United States District Court, W.D. Virginia, Roanoke Division
Glen E. Conrad Senior United States District Judge
Hager, a federal inmate proceeding pro se, has filed a
Petition for a Writ of Habeas Corpus pursuant to 28 U.S.C.
§ 2241, asking for release from detention under a void
criminal judgment. After review of the record, the court will
summarily dismiss the petition.
pleaded guilty in the United States District Court for the
Northern District of Iowa to a charge of conspiring to
distribute 100 grams or more of heroin within 1, 000 feet of
a school. The Court sentenced Hager to the statutory maximum
sentence of 960 months in prison,  and the judgment was
affirmed on appeal. See United States v. Hager, 609
Fed.Appx. 355 (8th Cir. April 24, 2015), cert denied, 136
S.Ct. 2031 (2016). Hager's motion to vacate, set aside or
correct the sentence under 28 U.S.C. § 2255 was denied
in 2017. Pet. 18, ECF No. 1.
construed, Hager's 51-page § 2241
petition contends that his detention by the warden
of the United States Penitentiary in Lee County, Virginia
("USP Lee") violates due process, because
Hager's conviction and sentence were void when imposed.
Hager denies that his petition attacks the legality of the
criminal judgment against him or that he seeks to have that
judgment set aside. He allegedly seeks a "civil
remedy" to obtain release from allegedly
unconstitutional detention. Id. at 18.
offers several legal "grounds" to prove that the
judgment is allegedly "void because it is contrary to
the Constitution." Id. at 17. He argues that
the indictment was unconstitutionally vague because it did
not state, nor did the grand jury charge, the actual drug
amount used to calculate his lengthy sentence. He contends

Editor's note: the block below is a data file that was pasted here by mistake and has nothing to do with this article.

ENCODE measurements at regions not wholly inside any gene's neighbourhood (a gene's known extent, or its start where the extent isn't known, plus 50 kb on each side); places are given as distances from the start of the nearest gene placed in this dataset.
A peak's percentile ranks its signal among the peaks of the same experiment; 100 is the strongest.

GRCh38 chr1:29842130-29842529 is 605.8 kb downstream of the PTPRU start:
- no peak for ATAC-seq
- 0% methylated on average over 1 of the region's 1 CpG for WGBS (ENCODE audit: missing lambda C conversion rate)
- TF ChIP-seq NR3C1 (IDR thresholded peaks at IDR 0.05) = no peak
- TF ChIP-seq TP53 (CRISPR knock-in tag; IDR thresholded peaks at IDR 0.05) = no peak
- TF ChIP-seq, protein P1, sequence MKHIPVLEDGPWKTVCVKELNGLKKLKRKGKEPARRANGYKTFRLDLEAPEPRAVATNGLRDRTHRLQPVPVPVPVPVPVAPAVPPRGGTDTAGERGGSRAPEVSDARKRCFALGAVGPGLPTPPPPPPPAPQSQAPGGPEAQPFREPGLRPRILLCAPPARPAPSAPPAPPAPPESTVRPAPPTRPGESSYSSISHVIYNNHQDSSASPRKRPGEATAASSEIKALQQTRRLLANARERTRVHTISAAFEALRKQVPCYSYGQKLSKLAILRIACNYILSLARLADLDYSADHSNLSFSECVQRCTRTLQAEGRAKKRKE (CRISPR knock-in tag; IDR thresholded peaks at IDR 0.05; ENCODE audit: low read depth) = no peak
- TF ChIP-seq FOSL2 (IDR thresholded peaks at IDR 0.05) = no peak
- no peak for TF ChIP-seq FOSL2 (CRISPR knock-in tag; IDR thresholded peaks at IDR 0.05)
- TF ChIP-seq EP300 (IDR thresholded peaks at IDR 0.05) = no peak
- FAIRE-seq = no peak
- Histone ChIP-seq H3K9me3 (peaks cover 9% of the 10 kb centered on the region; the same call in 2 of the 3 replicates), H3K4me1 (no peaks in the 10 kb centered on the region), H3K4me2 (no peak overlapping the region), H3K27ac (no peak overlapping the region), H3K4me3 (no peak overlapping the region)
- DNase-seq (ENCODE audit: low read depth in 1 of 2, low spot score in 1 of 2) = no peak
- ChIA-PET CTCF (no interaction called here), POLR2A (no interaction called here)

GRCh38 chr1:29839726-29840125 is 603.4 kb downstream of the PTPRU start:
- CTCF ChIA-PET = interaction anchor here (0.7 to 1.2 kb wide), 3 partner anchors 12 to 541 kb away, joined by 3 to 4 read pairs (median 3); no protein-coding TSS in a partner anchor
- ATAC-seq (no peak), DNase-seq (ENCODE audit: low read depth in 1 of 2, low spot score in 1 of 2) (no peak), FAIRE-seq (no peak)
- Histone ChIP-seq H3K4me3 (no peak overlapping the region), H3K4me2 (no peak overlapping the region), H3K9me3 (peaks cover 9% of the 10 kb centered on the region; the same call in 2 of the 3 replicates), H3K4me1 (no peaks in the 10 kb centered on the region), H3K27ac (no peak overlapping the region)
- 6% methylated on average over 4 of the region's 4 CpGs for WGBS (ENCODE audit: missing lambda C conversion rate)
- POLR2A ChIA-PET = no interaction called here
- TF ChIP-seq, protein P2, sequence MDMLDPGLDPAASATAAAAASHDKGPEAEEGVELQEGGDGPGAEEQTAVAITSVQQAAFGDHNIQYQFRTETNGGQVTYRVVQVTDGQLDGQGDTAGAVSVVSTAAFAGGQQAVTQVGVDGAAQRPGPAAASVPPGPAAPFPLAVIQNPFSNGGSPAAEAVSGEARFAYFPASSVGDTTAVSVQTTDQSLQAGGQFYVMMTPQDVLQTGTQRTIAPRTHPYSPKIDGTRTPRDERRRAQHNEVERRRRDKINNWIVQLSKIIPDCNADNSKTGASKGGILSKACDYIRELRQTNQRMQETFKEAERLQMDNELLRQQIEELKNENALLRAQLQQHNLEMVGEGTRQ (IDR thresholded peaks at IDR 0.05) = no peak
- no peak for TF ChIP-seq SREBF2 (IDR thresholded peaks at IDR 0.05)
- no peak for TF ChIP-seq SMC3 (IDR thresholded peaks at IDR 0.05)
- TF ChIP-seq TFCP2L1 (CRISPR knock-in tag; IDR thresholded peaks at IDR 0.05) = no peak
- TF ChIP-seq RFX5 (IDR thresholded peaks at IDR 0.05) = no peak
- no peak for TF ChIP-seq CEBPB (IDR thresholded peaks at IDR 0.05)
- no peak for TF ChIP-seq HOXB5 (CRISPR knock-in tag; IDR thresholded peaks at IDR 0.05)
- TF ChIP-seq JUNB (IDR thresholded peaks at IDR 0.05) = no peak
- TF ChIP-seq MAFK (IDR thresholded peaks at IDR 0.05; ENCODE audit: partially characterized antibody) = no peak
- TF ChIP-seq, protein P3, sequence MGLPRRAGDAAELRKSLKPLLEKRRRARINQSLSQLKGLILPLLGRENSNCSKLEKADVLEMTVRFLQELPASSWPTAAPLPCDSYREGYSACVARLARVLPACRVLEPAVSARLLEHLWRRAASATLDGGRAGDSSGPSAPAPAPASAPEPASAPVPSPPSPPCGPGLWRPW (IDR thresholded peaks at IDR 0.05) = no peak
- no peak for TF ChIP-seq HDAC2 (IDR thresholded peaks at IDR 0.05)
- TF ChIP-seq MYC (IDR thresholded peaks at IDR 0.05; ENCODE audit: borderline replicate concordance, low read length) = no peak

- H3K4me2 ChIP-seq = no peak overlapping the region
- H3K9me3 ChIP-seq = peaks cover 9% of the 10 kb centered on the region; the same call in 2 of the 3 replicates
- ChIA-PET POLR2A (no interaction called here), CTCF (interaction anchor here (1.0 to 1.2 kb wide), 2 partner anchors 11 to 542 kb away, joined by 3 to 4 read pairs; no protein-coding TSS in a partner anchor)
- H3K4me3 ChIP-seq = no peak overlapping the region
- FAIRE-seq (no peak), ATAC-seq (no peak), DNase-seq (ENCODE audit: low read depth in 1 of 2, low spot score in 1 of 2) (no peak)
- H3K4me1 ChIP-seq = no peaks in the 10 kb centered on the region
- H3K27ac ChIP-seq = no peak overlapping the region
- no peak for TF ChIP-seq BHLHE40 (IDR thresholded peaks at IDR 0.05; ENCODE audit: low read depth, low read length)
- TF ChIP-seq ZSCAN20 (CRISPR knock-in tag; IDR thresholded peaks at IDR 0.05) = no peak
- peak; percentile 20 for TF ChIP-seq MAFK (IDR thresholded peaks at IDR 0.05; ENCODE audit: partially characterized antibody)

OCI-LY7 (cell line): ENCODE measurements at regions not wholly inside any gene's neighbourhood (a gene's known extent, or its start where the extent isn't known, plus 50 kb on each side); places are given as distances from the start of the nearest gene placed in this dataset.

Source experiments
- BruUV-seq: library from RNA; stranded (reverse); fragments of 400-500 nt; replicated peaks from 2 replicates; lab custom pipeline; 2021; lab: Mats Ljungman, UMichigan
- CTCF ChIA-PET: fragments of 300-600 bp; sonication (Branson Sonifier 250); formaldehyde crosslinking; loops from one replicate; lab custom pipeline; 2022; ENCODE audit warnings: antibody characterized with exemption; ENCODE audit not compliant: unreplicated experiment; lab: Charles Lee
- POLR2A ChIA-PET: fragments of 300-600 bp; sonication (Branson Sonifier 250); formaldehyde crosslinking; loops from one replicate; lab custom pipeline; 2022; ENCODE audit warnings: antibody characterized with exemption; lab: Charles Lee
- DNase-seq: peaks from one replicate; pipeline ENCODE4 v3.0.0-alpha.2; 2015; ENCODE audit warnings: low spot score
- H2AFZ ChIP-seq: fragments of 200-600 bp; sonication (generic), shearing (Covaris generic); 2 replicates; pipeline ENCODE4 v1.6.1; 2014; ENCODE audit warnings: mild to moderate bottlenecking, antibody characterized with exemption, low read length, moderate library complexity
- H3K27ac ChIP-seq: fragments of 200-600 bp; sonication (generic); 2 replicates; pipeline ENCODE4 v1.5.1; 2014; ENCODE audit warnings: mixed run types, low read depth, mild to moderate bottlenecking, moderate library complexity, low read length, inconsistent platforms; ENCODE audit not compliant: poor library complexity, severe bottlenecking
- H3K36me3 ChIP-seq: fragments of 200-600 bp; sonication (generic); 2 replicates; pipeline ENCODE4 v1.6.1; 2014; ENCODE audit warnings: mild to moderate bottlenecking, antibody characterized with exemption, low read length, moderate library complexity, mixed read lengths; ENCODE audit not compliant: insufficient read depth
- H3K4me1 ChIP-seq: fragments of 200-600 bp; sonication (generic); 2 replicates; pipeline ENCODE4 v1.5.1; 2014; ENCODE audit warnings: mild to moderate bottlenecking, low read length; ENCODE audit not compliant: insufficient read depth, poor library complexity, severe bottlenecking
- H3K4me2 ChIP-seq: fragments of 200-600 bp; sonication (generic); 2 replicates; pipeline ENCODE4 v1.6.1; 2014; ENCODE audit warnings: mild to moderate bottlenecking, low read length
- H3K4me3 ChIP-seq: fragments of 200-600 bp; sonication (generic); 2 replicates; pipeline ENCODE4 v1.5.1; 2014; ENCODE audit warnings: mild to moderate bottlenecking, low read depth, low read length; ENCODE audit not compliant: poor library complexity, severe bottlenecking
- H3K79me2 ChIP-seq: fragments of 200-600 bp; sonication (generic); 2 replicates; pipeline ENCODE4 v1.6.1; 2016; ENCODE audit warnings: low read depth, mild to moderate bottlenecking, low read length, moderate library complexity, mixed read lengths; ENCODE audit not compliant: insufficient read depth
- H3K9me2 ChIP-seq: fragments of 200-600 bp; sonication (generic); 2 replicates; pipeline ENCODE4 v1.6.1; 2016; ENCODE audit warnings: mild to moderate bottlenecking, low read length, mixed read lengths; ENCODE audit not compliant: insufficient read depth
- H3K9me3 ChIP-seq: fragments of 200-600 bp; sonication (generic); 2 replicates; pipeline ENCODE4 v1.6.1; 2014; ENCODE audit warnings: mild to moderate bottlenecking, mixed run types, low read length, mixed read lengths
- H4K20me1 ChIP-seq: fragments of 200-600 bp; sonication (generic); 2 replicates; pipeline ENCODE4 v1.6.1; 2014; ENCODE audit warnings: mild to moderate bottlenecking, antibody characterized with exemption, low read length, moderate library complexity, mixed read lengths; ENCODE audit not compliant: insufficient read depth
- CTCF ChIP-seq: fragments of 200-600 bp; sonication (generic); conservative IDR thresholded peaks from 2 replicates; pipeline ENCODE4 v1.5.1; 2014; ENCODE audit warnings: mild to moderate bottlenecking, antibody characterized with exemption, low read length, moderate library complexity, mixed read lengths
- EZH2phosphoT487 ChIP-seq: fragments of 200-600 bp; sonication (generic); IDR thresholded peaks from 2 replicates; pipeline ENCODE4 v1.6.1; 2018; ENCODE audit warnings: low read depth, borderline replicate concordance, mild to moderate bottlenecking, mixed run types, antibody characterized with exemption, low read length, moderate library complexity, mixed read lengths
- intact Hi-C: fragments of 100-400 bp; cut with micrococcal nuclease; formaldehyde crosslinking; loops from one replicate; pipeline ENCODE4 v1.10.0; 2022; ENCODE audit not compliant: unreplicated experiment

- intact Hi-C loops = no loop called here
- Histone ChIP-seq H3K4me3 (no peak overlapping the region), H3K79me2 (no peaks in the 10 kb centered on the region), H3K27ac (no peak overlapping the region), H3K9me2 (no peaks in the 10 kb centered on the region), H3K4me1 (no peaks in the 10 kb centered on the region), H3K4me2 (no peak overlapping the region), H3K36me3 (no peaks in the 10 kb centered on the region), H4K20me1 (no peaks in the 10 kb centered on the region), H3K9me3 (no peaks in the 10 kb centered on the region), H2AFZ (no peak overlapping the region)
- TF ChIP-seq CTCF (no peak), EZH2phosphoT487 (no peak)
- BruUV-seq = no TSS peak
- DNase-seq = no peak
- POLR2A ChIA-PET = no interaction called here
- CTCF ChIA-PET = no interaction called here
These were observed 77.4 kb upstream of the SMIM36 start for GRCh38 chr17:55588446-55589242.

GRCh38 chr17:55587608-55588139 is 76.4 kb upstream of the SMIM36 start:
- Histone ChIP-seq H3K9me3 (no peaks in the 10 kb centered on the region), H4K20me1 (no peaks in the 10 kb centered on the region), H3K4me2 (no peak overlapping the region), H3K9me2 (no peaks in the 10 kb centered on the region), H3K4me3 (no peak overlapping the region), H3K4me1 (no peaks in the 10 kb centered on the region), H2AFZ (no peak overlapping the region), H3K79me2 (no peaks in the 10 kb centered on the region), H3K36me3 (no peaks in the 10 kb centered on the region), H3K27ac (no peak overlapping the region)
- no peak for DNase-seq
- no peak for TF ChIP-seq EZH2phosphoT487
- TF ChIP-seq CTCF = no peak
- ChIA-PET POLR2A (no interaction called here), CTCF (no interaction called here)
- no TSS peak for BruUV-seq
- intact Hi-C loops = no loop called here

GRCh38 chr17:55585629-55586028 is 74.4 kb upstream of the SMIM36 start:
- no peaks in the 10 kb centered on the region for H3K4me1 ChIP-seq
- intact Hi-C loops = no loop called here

that because he pleaded guilty believing his sentence would
be 80 months in prison, his plea was not knowing and valid.
He complains that the now-advisory federal sentencing
guidelines would have "cured the vague indictment"
if they had been mandatory instead, as Congress intended.
Id. at 27. Hager contends that the Supreme Court
violated "Separation of Powers" by ruling that the
mandatory aspect of the guidelines had to be changed.
Id. at 28. He complains that using relevant conduct
to increase his sentence changed his crime of conviction.
Id. at 24. Hager asserts: "The court had
authority to punish for the agreement to distribute the
100-grames [sic] within the protected area. Everything else
violated Mr. Hager's due process of law."
Id. at 37. Hager argues that any conspiracy in which
he participated was complete when he agreed to it, and thus,
it fell outside the scope of the Controlled Substances Act,
because his activity within 1, 000 feet of a school did not
affect interstate commerce. Accordingly, he insists, he
pleaded guilty to a "non-existent offense," making
his plea (and the criminal judgment) "void."
Id. at 42-43. In the alternative, he asserts that
the statute of conviction itself, 21 U.S.C. § 860, is
unconstitutional, because prohibiting drug trafficking in one
local, protected area is not "Necessary and Proper for
the Regulation of Commerce," citing Article I, section
8, Clause 18 of the Constitution. Id. at 48.
prisoner may file a motion under § 2255 to collaterally